Curry Brook - Up and Down - Down and Up for Geocaches
This is a description of my adventure in the Autumn of 2020 to explore a gorge on the north edge of the Southern Uplands of Kings County, Nova Scotia. A geocacher with the interesting moniker of Junior Woodchuck Huey, had hidden nine caches along the stream, called Curry Brook. In two separate hikes, one from the bottom and one from the top of the stream, I found all of them. The two routes overlapped so I saw the entire section of this interesting area.
The image to the right is an aerial view (Google Earth View) of Curry Brook and tracks of my two hikes. The yellow track is the first (Hike 1) and the red track done a couple days later (Hike 2). There are no trails along the brook and most of the walking was done on the edges and in the stream. Rubber boot are necessary most of the year.
NOTE: Click on the images to see an larger version
Although Hike 1 was the longer of the two, it was easier in the sense that the lower part of Curry Brook is wider and less confined and made for easier access and walking along the upper brook, On Hike 2, I had to use rope aides to descend a steep cliff, then the gorge was so narrow, at places, it was impossible to walk on the edge of the stream and required climbing over steep embankments.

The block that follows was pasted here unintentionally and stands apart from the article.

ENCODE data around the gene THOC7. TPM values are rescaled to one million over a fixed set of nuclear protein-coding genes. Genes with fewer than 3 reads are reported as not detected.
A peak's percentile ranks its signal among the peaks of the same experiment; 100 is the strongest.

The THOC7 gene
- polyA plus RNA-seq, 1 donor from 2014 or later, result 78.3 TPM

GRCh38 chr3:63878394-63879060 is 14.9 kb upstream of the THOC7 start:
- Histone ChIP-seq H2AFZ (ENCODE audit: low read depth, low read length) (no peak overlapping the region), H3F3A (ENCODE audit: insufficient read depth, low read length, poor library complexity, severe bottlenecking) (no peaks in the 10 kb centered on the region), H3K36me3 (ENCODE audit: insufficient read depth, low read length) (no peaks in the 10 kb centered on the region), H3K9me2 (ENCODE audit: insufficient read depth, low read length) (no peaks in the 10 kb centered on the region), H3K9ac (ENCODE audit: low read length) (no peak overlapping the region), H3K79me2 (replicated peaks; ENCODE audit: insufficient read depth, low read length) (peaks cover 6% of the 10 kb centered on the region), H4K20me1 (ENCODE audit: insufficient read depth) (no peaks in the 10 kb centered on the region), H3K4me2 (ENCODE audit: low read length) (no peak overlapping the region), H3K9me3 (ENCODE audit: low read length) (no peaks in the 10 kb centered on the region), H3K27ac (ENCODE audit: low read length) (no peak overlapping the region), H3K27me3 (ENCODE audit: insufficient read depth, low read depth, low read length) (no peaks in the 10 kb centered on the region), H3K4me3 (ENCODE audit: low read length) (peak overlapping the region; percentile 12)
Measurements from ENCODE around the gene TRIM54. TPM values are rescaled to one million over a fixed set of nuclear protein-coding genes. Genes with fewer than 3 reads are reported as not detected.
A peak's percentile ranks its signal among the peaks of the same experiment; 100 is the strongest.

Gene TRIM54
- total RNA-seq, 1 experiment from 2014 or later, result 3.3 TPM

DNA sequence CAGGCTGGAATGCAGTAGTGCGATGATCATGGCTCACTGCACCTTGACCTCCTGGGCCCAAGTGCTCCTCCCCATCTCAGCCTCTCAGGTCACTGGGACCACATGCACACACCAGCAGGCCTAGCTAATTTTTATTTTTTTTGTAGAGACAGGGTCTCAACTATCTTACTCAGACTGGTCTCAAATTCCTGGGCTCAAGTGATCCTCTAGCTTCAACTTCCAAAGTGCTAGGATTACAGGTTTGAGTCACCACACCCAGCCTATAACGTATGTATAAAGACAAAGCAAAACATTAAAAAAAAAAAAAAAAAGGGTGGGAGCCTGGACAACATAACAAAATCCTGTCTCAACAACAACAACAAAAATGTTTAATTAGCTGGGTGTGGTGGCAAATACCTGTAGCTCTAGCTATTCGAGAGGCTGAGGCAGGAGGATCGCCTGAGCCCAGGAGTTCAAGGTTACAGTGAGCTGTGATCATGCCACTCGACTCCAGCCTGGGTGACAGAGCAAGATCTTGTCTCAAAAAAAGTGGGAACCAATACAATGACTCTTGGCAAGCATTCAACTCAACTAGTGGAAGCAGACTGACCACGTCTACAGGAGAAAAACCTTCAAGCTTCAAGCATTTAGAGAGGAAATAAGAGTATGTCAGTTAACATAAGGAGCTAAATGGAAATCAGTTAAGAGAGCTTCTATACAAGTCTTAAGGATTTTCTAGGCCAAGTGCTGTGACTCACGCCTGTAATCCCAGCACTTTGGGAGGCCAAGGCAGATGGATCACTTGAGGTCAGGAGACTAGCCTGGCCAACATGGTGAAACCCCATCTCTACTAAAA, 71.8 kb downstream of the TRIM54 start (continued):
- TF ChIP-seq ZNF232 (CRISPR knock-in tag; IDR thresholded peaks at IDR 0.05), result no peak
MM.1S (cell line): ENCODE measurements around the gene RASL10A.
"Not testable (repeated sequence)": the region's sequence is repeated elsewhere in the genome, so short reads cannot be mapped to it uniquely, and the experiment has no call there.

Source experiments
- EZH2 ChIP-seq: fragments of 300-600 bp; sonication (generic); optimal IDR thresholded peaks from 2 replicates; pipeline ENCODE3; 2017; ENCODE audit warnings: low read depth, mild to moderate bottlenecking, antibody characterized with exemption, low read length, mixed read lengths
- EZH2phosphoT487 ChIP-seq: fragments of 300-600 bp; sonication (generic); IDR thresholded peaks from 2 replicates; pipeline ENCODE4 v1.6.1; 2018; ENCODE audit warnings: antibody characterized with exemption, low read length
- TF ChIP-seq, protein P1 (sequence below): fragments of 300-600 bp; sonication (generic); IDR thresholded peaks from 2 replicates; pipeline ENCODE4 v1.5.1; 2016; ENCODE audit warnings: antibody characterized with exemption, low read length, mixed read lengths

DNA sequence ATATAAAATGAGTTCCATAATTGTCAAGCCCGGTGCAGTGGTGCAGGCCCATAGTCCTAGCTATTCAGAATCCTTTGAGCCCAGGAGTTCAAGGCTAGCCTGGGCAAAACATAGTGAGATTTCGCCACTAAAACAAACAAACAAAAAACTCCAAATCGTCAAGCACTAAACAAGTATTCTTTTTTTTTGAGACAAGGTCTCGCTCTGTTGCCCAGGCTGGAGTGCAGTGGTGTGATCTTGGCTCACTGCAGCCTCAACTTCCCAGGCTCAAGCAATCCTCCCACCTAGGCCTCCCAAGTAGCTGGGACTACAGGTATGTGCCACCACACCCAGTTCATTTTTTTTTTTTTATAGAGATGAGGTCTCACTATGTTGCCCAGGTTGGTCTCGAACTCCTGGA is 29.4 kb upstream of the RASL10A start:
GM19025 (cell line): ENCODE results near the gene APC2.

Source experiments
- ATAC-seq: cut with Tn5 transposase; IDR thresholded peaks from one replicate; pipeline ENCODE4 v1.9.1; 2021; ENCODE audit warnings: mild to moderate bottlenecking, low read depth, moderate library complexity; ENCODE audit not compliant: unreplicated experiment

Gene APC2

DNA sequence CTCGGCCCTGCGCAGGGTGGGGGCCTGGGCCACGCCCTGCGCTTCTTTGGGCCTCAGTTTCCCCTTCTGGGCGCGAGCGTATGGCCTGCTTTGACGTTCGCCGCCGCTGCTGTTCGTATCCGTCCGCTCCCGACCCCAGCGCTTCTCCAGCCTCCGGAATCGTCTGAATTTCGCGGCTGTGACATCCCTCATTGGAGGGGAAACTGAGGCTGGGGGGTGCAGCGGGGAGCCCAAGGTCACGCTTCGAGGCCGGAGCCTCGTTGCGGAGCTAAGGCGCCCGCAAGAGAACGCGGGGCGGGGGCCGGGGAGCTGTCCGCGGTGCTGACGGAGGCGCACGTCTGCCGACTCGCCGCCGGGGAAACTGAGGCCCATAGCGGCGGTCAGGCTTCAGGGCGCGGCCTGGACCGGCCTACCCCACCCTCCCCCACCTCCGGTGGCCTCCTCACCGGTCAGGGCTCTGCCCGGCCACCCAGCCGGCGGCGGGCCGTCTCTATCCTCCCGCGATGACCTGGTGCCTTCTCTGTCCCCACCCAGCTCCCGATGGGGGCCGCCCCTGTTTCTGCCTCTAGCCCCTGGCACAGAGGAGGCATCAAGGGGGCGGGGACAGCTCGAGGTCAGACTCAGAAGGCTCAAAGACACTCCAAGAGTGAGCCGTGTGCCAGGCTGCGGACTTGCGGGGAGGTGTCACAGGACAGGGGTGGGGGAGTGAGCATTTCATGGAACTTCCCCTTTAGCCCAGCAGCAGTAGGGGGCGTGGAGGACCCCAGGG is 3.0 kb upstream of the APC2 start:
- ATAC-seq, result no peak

HIKE 1 (31 Oct 2020)
My access for Hike 1 was at the end of Pinch Road off of West Brooklyn Road. From this spot I had to bushwack down the gully at the end of the road until I reached Curry Brook. I then walked upstream mostly on the edge of the stream and sometimes on the bank when there was one. Soon there were no banks to walk on and I had to cross the stream many times and walk the edge of the stream. It took me a couple of hours to walk up as far as I went but I was geocaching along the way. When I returned to the car, it only took me 40 minutes to walk out. I had my rubber boots and sturdy staff, to help in my travels. The temperatures were cool, about 5 C during my travels.
HIKE 2 (6 Nov 2020)
Access to Curry Brook for this hike was from West Brooklyn Road. There is a narrow and sometimes difficult trail from the road into the woods up then down to the edge of the gorge. At the edge the trail plummets into the gorge. There are old ropes there that are of some help to not fall. I used my staff and carefully descended not trusting ropes.
The day, I hiked the Brook in November as pleasantly warm, about 16-17 C and I took my time walking from about 11 am to 2 pm. I was alone and, as always, very careful in all my movements. My practice is to have a sturdy staff to lean on while walking anywhere. It is especially helpful crossing or walking in slippery stream beds. It also stabliled me descending the steep slopes into the Curry Brook gorge.